It was all going so well...Joe Hunter and I had been continuing our build up to the cold water, so that 90 minutes in 12C was becoming the norm.We stepped up to the 2 hour mark with little consequence, other than the odd sighting of jellyfish well below as we swam out to the dreaded buoy (which marks the edge of the shipping channel on the approach to the River Tees)...
I'm not entirely certain of the distance from shore to the big orange buoy, its difficult to estimate at the best of times, let alone when the conditions are so swelly that it cannot be seen even from the car park which is on slightly higher land. I was a little freaked out by the jellys in all manner of shape size and colour, probably as a result of never seeing anything but the familiar green murk. The conditions at Seaton Carew generally don't allow a swimmer to see beyond the length of an arm, never mind into the deep.
The swim was fairly uneventful, we swam hard against the swell and scared ourselves (well me anyway) at our distance from the safety of land, I was a bit concerned to find we had swam out to the buoys AGAIN despite my wishes against doing so! The second feed soon came around, we were greeted by KGB who had turned up out of the blue to offer a timely kick in the rear, the last hour was easier mentally, knowing we were going to reach the target time.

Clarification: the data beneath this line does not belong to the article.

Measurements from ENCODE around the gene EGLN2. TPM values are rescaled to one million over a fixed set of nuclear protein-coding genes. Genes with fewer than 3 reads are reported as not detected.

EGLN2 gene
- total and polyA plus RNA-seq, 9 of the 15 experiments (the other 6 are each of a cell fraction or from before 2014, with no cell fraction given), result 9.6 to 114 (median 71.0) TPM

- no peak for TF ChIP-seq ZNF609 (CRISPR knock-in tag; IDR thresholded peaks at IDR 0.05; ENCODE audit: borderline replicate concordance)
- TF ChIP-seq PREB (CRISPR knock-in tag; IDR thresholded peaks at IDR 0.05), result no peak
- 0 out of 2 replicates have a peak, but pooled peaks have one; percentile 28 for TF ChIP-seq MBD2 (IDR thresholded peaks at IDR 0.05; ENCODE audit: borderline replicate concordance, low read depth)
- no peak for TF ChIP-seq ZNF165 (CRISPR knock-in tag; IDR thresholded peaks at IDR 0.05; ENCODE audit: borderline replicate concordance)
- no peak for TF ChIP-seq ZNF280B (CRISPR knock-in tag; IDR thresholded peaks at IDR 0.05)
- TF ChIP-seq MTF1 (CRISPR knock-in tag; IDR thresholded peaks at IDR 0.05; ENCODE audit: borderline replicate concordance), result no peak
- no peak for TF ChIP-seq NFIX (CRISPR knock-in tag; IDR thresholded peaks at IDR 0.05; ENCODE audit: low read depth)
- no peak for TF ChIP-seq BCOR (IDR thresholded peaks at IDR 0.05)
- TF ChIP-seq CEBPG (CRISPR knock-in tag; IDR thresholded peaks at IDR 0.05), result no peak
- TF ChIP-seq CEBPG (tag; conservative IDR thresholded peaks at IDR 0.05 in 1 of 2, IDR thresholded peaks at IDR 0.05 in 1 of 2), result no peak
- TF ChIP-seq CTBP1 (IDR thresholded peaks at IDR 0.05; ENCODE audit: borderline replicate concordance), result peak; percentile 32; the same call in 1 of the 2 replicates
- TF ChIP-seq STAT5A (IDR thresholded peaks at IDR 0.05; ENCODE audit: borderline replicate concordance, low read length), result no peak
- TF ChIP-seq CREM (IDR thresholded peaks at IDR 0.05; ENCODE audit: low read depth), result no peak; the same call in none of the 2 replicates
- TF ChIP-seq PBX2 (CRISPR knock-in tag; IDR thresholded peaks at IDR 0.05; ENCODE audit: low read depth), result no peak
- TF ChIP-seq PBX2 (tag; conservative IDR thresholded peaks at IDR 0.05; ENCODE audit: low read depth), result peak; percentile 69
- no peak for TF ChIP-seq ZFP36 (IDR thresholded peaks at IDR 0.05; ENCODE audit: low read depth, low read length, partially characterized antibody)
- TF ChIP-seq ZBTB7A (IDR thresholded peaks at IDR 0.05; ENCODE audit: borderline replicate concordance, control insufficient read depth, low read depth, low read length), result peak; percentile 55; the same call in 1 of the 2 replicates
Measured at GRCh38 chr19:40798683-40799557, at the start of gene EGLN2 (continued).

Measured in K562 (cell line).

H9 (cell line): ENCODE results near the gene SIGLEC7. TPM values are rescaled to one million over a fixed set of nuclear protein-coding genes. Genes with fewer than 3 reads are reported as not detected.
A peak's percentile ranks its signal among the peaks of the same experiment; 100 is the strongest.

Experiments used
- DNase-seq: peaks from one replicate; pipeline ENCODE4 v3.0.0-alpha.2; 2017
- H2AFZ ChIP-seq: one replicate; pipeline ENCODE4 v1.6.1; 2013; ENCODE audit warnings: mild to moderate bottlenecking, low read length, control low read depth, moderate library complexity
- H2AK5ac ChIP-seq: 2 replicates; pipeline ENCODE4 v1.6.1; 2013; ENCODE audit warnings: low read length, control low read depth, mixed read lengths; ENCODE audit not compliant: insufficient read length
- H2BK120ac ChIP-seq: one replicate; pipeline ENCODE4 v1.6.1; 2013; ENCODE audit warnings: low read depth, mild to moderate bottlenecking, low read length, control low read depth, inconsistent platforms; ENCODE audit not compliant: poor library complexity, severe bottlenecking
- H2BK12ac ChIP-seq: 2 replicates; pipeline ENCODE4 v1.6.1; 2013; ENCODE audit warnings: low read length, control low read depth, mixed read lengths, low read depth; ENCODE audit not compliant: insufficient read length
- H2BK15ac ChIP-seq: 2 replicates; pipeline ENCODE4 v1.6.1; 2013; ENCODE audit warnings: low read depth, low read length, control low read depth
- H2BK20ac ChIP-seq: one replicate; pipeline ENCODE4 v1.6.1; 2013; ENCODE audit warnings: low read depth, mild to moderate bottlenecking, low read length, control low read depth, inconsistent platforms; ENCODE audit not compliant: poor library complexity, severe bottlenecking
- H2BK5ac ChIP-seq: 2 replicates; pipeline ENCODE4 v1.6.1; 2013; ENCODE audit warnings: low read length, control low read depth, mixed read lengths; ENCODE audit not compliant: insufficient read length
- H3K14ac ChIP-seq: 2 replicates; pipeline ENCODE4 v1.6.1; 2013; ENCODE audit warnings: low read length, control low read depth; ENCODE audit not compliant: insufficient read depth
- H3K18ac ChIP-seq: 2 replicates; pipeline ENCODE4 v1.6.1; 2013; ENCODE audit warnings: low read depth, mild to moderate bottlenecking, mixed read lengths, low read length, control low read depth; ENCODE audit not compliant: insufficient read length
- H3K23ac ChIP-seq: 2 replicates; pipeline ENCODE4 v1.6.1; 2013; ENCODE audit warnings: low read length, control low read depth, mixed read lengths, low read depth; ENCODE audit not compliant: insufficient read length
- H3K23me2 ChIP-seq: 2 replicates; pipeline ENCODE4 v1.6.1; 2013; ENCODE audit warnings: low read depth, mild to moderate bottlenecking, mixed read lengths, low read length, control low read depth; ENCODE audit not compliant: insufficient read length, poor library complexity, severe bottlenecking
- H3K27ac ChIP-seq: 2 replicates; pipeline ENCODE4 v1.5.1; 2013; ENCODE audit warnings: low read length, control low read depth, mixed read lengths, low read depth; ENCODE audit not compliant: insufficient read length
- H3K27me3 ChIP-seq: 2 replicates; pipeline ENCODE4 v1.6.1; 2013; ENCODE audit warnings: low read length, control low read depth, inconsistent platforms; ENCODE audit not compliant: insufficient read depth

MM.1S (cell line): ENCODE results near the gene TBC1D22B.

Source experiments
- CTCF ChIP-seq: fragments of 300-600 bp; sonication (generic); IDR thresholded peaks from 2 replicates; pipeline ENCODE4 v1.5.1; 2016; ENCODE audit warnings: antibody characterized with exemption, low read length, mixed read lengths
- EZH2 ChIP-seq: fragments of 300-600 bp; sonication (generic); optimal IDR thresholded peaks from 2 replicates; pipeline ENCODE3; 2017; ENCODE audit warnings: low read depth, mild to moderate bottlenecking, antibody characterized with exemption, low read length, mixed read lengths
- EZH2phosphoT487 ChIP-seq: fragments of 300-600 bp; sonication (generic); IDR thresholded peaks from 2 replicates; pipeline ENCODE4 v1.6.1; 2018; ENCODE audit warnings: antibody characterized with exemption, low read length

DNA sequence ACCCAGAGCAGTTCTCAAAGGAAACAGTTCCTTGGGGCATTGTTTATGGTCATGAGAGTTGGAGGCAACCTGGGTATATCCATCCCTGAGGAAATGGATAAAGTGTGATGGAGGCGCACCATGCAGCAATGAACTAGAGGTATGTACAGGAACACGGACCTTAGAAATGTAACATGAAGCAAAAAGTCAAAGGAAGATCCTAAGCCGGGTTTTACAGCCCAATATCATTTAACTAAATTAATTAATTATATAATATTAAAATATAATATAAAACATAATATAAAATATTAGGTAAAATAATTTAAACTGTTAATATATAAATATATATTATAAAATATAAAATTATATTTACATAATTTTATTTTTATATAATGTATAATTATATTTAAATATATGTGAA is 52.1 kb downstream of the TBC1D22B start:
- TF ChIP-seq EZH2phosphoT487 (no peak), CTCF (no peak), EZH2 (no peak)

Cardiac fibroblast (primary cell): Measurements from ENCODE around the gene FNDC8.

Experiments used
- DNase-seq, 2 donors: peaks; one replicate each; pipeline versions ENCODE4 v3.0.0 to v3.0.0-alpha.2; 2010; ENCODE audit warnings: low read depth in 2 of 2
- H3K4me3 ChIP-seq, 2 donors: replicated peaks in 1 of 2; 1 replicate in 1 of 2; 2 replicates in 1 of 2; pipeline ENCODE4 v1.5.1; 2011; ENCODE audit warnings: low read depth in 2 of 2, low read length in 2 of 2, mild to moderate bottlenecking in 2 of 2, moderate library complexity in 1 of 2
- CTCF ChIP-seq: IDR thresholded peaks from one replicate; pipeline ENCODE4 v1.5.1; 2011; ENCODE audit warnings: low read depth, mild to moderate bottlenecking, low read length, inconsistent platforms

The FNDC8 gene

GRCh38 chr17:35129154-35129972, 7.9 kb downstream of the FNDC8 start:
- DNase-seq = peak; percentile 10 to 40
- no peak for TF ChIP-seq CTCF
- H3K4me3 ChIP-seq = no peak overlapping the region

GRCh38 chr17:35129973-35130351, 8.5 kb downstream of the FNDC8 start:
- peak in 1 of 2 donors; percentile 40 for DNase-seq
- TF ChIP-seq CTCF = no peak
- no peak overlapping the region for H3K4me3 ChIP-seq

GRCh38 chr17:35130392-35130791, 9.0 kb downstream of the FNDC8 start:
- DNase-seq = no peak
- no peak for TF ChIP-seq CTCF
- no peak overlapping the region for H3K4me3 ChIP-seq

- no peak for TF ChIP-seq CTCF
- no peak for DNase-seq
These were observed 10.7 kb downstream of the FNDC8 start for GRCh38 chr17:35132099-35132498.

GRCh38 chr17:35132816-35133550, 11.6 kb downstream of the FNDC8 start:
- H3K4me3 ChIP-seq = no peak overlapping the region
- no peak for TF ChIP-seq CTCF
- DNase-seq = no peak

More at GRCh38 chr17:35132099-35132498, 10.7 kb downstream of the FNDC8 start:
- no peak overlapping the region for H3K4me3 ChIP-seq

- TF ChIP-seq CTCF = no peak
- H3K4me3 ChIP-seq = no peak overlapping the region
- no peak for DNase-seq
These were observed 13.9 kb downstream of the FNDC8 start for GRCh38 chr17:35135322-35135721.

The sun was so hot that there was no warming up or shivers to be laughed at, in fact I set off home bare chested in my shorts. Ten minutes later it all went wrong....., waiting at a roundabout for a safe exit, my car was rear ended by another vehicle, to cut a long story short, I have been unable to sleep very well or train all week. The only saving grace is that I have been doing classroom course work at the University so there has been no requirement to take sick leave. The ice, painkillers and NSAIDs are slowly doing their thing, feeling very frustrated and hoping to return to the water soon, who knows the cold may even help, providing I can turn to breathe.